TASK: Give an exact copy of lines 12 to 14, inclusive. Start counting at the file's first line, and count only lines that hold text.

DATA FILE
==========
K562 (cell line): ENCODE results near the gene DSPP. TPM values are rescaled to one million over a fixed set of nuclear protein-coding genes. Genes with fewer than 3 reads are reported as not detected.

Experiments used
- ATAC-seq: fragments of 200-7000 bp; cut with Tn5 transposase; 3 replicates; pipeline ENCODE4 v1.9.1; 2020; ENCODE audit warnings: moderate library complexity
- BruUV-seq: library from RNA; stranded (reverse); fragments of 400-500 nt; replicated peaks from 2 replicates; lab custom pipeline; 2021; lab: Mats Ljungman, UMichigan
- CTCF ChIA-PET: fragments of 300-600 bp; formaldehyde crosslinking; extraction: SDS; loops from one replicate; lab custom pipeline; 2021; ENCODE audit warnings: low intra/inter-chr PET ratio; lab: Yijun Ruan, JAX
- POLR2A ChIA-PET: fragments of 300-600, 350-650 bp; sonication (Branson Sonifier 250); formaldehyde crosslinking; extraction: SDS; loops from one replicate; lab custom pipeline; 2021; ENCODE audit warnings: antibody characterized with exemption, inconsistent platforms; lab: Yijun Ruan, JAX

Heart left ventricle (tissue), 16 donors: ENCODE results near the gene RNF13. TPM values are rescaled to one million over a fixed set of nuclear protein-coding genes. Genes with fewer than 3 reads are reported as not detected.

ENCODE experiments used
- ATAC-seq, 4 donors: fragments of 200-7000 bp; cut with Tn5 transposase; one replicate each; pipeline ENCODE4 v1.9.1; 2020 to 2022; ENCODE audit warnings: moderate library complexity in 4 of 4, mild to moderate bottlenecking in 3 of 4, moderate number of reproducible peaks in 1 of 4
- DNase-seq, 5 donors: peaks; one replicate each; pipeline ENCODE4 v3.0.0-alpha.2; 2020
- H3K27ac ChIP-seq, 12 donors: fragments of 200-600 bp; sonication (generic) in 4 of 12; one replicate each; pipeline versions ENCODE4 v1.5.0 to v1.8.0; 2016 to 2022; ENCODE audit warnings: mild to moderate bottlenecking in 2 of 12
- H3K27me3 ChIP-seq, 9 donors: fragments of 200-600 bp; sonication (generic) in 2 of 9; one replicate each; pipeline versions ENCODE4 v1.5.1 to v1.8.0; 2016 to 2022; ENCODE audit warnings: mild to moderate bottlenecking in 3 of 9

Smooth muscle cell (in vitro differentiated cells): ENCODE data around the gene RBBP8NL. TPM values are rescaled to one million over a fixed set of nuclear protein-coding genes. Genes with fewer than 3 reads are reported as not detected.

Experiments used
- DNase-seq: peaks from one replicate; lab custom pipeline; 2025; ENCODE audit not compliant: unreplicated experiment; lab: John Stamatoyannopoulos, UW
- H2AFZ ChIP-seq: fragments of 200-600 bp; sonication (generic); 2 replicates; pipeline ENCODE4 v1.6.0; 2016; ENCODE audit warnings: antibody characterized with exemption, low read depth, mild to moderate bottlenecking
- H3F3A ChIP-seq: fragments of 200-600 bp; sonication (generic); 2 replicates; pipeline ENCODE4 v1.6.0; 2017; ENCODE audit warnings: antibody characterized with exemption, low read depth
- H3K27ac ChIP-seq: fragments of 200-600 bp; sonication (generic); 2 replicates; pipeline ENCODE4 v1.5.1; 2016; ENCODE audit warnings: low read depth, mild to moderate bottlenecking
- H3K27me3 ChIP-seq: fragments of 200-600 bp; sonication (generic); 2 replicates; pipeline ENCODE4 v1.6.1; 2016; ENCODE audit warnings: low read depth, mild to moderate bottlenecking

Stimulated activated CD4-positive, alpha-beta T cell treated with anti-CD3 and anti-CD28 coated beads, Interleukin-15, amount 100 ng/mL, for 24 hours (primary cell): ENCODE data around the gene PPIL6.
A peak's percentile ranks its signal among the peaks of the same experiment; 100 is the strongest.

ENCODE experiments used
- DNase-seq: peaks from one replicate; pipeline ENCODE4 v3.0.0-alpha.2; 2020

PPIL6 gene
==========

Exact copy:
- H3K27me3 ChIP-seq, 9 donors: fragments of 200-600 bp; sonication (generic) in 2 of 9; one replicate each; pipeline versions ENCODE4 v1.5.1 to v1.8.0; 2016 to 2022; ENCODE audit warnings: mild to moderate bottlenecking in 3 of 9

Smooth muscle cell (in vitro differentiated cells): ENCODE data around the gene RBBP8NL. TPM values are rescaled to one million over a fixed set of nuclear protein-coding genes. Genes with fewer than 3 reads are reported as not detected.

Experiments used